- compiled by Jeffrey Overstreet Copyright Christianity Today International
- 2001 1 Jan
Baz Luhrmann's over-the-top, tongue-in-cheek, sentimental Strictly Ballroom became an unexpected international hit in the mid-'90s, integrating pop tunes and a Rocky formula with the world of ballroom dancing.. Then he mixed up time periods and cultural references for the Leonardo DiCaprio edition of William Shakespeare's Romeo and Juliet. These hyperstylish productions were, it seems, just the warm-up. Luhrmann's new film
Plunging us into a half-historical, half-fantasy Paris in 1899, Luhrmann establishes a fairy-tale tone right off the bat. We're introduced to a talented but penniless poet named Christian (Ewan McGregor), a celebrity showgirl named Satine (Nicole Kidman), the greedy and melodramatic manager of the Moulin Rouge nightclub, and a wicked lustful investor known as "The Duke." Christian's talent for song is discovered by the artist Toulouse-Lautrec (John Leguizamo), who urges him to compose lyrics for a new play that will star Satine and promote the Bohemian subculture creed of "freedom, beauty, truth and love." Christian accepts, and is sent before Satine to have his lyrics approved. It's love at first sight … at least for Christian. He has a nasty rival for Satine's heart—the Duke. Will Satine choose the way of true love, and respond to Christian's poetic overtures? Or will she choose the road to fame and fortune, selling herself to the loathsome Duke, who will then finance the play?
Most critics are bewildered and impressed by
In other religious media, the bawdy humor and sexual nature of many scenes became a point of contention.
But Focus on the Family's Lindy Beam defends these onscreen shenanigans. "What else can be expected from a show set in a cabaret/brothel? No attempt is made to soften the showgirls' job description; they make their living by getting men in bed. The clothing is scant, the dancing is seductive, and everyone is a commodity. Which is what makes Christian unique. When he and Satine first meet, he's not even thinking about sex." She argues that the film emphasizes the difference between sex and true love. She writes, "the film's definition of real love hits the bullseye. [Christian] is willing to commit to her forever. If Satine can be pulled from her old lifestyle, Christian's is definitely the kind of love that is powerful enough to do it." She does, however, protest the film's teenage marketing target as too young an audience for such sexy stuff.
Holly McClure at The Dove Foundation was apparently too bewildered to see any meaning at all. She describes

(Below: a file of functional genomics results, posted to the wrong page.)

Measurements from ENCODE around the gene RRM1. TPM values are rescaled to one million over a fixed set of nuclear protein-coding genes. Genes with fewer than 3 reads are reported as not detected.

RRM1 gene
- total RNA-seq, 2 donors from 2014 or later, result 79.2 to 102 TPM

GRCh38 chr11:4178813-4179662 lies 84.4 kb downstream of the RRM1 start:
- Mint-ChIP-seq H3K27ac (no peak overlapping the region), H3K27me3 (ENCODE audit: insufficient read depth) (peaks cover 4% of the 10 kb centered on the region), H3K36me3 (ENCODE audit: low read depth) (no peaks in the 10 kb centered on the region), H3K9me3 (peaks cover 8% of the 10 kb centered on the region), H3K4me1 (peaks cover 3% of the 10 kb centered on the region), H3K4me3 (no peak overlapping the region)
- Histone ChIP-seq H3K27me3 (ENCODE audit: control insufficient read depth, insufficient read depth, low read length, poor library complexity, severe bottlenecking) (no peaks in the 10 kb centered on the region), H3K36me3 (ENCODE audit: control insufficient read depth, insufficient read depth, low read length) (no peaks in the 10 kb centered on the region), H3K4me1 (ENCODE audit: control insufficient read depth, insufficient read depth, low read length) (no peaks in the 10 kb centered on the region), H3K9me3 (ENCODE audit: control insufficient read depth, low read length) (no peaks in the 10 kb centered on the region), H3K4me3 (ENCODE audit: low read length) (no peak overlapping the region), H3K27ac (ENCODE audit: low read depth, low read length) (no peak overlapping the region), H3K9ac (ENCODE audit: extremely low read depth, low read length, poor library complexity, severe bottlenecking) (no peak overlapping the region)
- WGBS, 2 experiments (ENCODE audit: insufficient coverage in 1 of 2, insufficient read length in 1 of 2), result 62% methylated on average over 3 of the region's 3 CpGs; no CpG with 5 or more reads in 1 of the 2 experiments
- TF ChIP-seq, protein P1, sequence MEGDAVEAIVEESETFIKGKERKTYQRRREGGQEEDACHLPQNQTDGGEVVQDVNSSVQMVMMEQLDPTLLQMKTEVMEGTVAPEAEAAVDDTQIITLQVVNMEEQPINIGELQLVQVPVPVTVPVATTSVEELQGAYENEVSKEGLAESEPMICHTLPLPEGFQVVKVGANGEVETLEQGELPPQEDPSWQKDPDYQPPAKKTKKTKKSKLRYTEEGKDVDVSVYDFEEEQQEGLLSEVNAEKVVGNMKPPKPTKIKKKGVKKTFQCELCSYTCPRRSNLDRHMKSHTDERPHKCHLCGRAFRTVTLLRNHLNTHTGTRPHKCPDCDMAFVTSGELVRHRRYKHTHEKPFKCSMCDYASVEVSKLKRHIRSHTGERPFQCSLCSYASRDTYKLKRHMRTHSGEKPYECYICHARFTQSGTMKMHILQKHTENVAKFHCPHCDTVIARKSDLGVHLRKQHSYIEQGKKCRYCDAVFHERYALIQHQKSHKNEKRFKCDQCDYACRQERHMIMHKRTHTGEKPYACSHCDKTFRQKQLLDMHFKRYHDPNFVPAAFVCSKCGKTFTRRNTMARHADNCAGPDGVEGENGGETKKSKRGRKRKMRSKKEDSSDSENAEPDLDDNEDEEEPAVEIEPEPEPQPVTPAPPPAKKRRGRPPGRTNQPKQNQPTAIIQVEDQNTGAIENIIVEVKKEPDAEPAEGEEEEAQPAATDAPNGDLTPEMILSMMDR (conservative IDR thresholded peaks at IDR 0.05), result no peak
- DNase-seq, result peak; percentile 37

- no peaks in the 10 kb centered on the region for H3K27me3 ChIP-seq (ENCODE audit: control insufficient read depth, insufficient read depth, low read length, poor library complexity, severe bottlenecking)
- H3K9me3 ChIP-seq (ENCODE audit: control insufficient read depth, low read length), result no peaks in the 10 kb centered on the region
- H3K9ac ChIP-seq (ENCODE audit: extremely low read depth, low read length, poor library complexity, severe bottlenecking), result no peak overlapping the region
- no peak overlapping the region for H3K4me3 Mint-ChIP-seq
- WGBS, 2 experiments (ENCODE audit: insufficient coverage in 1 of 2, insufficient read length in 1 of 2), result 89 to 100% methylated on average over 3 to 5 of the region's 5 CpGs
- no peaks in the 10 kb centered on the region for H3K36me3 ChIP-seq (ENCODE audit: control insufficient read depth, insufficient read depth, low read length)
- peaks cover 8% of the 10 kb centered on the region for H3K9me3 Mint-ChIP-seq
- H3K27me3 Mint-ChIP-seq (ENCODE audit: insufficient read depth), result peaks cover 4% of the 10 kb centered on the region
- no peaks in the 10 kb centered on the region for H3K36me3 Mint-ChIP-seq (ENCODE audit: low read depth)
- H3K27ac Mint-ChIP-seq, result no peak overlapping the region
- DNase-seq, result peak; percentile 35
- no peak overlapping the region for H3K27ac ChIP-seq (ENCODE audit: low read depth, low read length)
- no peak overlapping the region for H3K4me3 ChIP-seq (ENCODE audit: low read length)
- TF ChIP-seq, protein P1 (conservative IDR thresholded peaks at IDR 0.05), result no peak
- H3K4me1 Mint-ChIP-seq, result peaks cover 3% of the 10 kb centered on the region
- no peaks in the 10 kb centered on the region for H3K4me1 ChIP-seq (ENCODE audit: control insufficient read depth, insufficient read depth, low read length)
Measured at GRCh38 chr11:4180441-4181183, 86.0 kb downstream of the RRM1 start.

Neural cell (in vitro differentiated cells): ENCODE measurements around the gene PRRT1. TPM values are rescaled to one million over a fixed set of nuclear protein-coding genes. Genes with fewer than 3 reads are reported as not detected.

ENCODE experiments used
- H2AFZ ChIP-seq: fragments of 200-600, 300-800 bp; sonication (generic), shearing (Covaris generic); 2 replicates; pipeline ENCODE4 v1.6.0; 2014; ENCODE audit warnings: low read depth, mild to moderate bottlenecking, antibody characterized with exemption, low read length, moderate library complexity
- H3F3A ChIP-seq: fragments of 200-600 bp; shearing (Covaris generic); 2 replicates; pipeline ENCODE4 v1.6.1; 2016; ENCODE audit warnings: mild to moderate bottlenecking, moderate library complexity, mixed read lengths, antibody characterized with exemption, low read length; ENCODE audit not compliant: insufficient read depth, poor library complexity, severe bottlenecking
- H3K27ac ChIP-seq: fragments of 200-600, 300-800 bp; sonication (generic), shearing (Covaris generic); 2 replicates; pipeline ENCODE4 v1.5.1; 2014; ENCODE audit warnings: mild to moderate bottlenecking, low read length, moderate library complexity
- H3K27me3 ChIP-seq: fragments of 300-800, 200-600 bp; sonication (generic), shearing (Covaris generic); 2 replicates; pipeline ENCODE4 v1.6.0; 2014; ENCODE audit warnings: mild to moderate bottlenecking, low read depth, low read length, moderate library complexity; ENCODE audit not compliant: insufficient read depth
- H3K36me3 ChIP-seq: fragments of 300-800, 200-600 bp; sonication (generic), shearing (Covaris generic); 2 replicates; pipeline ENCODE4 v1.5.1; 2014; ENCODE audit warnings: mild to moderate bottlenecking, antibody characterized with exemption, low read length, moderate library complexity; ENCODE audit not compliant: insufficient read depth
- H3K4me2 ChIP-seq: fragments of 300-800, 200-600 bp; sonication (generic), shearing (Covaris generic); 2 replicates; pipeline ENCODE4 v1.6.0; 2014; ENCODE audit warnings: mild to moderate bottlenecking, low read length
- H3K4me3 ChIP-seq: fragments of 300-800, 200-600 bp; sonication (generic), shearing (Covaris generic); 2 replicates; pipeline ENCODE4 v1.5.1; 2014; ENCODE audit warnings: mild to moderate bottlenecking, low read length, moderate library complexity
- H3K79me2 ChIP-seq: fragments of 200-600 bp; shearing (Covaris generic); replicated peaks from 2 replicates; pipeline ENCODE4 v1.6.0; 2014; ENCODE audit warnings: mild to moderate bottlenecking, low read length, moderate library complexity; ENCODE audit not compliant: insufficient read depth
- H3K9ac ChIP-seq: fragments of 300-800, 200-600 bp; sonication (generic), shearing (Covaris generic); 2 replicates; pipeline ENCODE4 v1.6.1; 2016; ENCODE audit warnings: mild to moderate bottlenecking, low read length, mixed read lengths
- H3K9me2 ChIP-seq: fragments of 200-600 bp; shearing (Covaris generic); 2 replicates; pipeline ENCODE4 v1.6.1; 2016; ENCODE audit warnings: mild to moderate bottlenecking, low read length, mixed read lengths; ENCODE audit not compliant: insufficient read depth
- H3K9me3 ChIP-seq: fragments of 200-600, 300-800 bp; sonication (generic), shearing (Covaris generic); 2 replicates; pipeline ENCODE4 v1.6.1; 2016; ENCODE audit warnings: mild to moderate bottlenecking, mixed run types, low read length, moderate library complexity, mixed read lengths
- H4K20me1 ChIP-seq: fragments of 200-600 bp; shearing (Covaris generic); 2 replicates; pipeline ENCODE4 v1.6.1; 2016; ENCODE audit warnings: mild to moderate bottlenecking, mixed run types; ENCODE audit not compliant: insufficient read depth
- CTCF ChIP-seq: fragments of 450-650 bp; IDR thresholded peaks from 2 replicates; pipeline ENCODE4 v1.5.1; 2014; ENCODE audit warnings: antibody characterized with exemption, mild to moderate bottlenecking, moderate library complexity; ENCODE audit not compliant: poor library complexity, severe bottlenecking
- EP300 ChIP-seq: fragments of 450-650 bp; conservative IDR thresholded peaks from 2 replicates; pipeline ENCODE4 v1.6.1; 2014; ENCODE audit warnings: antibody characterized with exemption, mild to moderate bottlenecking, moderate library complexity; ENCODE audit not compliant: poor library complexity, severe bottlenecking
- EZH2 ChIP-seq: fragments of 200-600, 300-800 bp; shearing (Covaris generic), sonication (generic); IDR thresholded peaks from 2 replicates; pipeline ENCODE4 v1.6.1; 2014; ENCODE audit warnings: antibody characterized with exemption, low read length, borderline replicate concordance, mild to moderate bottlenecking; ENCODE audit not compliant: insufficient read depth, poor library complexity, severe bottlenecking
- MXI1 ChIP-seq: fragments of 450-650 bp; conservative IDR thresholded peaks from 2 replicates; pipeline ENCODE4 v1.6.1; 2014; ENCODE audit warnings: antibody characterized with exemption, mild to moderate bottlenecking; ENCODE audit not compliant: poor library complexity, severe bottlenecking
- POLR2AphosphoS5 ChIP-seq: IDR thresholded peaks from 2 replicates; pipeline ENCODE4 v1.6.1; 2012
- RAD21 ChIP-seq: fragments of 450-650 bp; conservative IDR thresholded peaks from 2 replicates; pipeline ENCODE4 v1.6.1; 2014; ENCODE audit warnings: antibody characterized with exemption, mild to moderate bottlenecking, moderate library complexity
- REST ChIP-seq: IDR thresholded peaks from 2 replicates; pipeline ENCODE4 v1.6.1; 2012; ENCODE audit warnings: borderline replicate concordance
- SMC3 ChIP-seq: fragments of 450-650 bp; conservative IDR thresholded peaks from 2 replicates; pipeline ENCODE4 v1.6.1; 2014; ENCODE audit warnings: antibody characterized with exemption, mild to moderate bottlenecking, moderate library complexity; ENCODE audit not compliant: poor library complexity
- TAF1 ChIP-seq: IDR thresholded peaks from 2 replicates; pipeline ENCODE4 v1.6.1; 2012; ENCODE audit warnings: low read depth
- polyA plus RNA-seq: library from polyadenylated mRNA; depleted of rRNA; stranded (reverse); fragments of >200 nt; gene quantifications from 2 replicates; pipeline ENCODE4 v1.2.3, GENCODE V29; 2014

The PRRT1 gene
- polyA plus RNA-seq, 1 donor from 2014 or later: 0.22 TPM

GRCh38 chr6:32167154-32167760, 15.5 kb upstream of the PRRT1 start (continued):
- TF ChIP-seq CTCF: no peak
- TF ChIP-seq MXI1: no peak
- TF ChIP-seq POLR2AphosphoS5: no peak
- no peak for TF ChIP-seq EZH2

I, for one, don't fulfill McClure's prophecy. I'm not a guy known for liking musicals, but I laughed and cheered when I saw the film over the weekend. The high-spirited imagination, the surprising appearances of familiar songs (by Elton John, Madonna, David Bowie, U2, and Sting, to name a few), and the fearless romanticism swept me away. I'd agree with Elliott's claims, and say this film marks career highs for McGregor, Kidman, Broadbent, and Luhrmann himself. I got right back in line to take my wife and our friends! All of us, both guys and dolls, loved it. And for the record, at both screenings I saw women of all ages laughing, crying, and carried away on the movie's melodramatic tide.
Like the "silly love songs" it celebrates,
In my review at Looking Closer, I suggest that there's a deeper truth speaking to us in the story, whether the filmmakers know it or not. It's interesting that in the Moulin Rouge nightclub's labyrinth of the botched and the debauched, it is "Christian" love that perseveres and passes through fire. Christian redeems the unfaithful beloved. What a marvelous picture of how a follower of Christ should live and love—in but not of the world. And what a beautiful metaphor of God's relentless love, pursuing us in spite of our fickle hearts and our unfaithfulness. We all yearn to be loved the way Christian loves Satine, and thus the songs speak to us. But can we ourselves love so wholeheartedly?from Film Forum, 06/28/01
At Hollywood Jesus, David Bruce now offers a generously in-depth look at the symbolism of the popular musical
Dan Buck nominates
He admits, "There is little that will make this movie a favorite among most Christians. The story takes place around a 1900s brothel and its themes are a rehash of old ideas of Beauty, Freedom, Truth, and Love being victorious over Greed, Malice, Power, and Hatred. Yet, Baz Luhrman has unleashed his imagination. The result is a visual cacophony of sights and sounds that flood the viewer." Our first reaction is to gasp for air, but then we start to fall in love. With the characters, with the music and with the imaginative powerhouse that lies behind it all."
Were you offended by the debauchery on display in the Oscar-nominated